Sunday, March 3, 2024
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Asian markets drop on Fed rate fears as US inflation rages

HONG KONG (AFP) – Asian markets sank yesterday after a sell-off on Wall Street in response to a forecast-busting jump in US inflation that fanned expectations the Federal Reserve will embark on a more aggressive campaign of monetary tightening.

The 7.5 per cent jump in prices last month was the fastest in 40 years and reinforced fears that the central bank is falling behind the curve in keeping it under control, which has fed a sense of uncertainty across trading floors.

United States (US) stocks immediately sank on the news but managed to claw their way back as the day progressed before being hit by Fed official James Bullard, who said he wanted to see interest rates lifted one percentage point by the start of July.

The St Louis Fed boss said he was in favour of a 50 basis point lift next month – double the usual rise and the first since 2000 – and two more after that.

“I’d like to see 100 basis points in the bag by July 1,” Bullard, who has a vote on policy this year, told Bloomberg News. “I was already more hawkish but I have pulled up dramatically what I think the committee should do.”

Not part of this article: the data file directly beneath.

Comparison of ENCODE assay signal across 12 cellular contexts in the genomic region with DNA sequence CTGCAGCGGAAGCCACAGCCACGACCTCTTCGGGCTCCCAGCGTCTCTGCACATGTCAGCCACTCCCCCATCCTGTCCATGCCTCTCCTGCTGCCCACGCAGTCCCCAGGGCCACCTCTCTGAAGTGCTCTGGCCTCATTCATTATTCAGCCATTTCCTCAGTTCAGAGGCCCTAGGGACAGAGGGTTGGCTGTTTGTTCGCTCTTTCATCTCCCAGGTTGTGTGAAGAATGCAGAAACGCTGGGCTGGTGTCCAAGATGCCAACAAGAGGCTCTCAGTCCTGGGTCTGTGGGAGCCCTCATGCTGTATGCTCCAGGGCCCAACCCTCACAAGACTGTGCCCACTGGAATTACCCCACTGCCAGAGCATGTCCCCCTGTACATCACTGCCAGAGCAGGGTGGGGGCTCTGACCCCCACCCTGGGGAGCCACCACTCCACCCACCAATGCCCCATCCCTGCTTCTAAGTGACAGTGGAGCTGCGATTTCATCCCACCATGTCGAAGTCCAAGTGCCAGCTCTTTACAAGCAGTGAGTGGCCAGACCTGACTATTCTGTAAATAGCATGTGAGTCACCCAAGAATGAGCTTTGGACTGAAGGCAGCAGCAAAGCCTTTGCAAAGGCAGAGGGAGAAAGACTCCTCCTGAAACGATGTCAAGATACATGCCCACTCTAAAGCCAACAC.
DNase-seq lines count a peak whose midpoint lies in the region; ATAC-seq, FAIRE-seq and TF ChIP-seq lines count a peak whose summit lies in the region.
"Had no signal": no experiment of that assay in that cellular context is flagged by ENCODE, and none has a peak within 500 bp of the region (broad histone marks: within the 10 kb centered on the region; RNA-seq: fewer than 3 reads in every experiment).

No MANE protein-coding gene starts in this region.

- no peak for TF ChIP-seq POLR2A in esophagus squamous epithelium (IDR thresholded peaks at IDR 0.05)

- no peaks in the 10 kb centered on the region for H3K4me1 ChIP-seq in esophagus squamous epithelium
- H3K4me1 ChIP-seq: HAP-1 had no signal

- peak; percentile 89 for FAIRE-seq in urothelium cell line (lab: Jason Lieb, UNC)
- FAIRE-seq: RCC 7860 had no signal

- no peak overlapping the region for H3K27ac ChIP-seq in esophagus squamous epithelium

He added: “I do not think it is shock and awe.

“I think it is a sensible response to a surprise inflationary shock that we got during 2021 that we did not expect.”

Bullard also said he was open to a very rare announcement of rate hikes between meetings, which further rattled traders who fretted about a move before March, while calling for the quick reduction of the bank’s bond holdings that have helped keep rates subdued.

Meanwhile, US Treasuries – a guide to future borrowing costs – have risen above two per cent and analysts are predicting up to seven rate hikes this year.

“What began as ‘just another ripper inflation print’ quickly turned into panic of an emergency hike from the Fed,” said Matt Simpson of StoneX Financial.

“As exciting as that is, we think an inter-meeting hike is an outside chance. But that is no reason for traders to not prepare for it, as it is these lower probability events which can spark the biggest moves.”

Markets have for months been hit by speculation about the Fed’s plans for monetary policy, having made an about-turn at the end of the year on its view that inflation would be temporary and subside as the global economy reopened.